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About The Characters And Cast
The heart of GLORY ROAD is the story of the unstoppable drive and courage of Don Haskins—so it was key from the beginning to find the right young actor to portray the green but passionately ambitious coach whose love of winning spurred major changes in the game of basketball and the equality of college sports. The filmmakers unanimously agreed that Josh Lucas, the rising young star who came to the fore in "A Beautiful Mind” and "Sweet Home Alabama” and who has appeared most recently in such films as "Stealth” and "An Unfinished Life,” had a palpable connection to the essence of Haskins—his ability to be at once intimidating, demanding, merciless and also incredibly inspirational.

Says Jerry Bruckheimer: "Josh Lucas was the right man to play Don Haskins. There is an intensity to him and, most importantly, he knows how to motivate other actors and he threw himself into the role with complete devotion.”

Director James Gartner adds, "From the very beginning, Josh was sensitive to what he needed to do to bring Don Haskins to life on screen. An actor must bring their individual personality to a role, and Josh did a fabulous job making this character his own.”

Lucas was stunned when he learned the story of GLORY ROAD and was moved by Haskins' role in it. "I don't think a lot of people realize that basketball was so segregated until this point,” says the actor. "There were basically all-black leagues and all-white leagues. If it was an integrated team, then the couple of black players sat on the bench most of the time. In this atmosphere, Texas Western beating Kentucky was more than just a game—it was a turning point in society and an exciting moment in history most people know very little about.”

He continues, "The cool thing about Haskins is that he was basically color-blind. He never understood why white players couldn't play against black players and vice versa. It made no sense to him. He just wanted to find the best players he could recruit—no matter who they were or where they were from, as long as they had that potential. It was as simple as that to him.”

Lucas dove headlong into Haskins' life and times, researching every possible aspect of life in 1960s Texas. His trailer on the set was lined with more than 700 pictures of Haskins, the team as well as general news clippings from the era.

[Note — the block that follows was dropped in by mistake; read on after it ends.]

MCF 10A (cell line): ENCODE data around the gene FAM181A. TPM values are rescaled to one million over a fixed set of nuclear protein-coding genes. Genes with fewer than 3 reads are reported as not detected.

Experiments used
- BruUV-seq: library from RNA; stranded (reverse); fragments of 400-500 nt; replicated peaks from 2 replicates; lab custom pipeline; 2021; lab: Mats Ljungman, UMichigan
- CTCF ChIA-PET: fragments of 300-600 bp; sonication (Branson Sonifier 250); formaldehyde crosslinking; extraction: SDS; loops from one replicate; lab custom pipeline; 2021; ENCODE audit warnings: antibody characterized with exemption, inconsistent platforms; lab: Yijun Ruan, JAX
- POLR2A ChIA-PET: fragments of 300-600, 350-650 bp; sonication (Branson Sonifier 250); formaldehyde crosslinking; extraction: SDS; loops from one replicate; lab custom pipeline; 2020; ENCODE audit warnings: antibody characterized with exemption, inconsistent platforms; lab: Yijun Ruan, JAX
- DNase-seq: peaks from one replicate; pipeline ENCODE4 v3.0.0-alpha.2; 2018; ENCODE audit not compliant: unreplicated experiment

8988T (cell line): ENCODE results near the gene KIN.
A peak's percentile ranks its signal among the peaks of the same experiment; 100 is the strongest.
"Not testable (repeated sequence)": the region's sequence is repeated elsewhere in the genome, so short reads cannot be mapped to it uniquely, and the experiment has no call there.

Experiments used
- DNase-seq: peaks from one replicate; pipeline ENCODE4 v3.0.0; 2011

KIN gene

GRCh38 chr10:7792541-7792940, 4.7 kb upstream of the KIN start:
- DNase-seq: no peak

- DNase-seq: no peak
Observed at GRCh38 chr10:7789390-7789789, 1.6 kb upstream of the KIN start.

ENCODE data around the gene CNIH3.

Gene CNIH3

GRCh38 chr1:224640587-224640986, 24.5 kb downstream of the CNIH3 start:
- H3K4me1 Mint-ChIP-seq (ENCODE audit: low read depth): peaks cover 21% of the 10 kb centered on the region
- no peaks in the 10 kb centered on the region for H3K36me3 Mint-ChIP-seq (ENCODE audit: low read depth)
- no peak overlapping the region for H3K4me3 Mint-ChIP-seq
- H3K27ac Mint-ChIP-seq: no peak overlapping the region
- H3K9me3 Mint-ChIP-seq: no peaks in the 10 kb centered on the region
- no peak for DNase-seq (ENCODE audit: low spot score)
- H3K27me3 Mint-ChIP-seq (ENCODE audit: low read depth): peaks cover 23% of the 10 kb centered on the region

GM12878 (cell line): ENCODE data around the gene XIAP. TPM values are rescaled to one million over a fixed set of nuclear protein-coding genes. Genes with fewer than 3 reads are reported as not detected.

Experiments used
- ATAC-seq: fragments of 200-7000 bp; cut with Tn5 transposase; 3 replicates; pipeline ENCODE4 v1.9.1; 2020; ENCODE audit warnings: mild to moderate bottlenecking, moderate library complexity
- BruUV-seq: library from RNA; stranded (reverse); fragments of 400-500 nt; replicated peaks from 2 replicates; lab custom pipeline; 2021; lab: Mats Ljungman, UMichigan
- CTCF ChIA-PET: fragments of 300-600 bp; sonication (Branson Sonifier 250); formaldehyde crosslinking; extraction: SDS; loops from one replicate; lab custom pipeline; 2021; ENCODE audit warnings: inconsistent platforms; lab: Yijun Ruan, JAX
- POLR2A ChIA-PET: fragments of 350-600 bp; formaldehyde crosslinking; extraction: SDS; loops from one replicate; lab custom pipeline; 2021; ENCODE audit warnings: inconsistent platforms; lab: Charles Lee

Lucas even gained thirty-five pounds during production to better emulate the famously bear-like body type of Haskins during his coaching days. "Haskins was addicted to basketball, so I knew if I was going to play him successfully, I had to start sharing that philosophy,” the actor says of his approach.

To further get into the role, Lucas began coaching the other cast members during their intensive basketball practices, running drills on the court with no mercy just as Haskins once did. He knew he had to assert his authority over the team even before the cameras started rolling—even if it meant temporarily getting tough with his fellow actors.

But the softer side of Haskins comes out in his home life with his children and his wife, Mary, who always believed in him and spurred him towards the greatness he achieved. To play Mary, the filmmakers chose Emily Deschanel, the star of Fox's new series "Bones” and whose film credits include "Cold Mountain” and "Spider-Man 2.”

Says Deschanel, "Mary and Don had such a unique relationship, and to this day you can still see the softness and warmth between them. Throughout the film you can see Don being the disciplinarian coach that he was, but he wasn't that tough when he came home. I think every person needs someone in their life to keep them humble and grounded. That is what Mary did for Don.”

Ultimately, Lucas says that Haskins has become the most complex and interesting character of his screen career. "I loved playing

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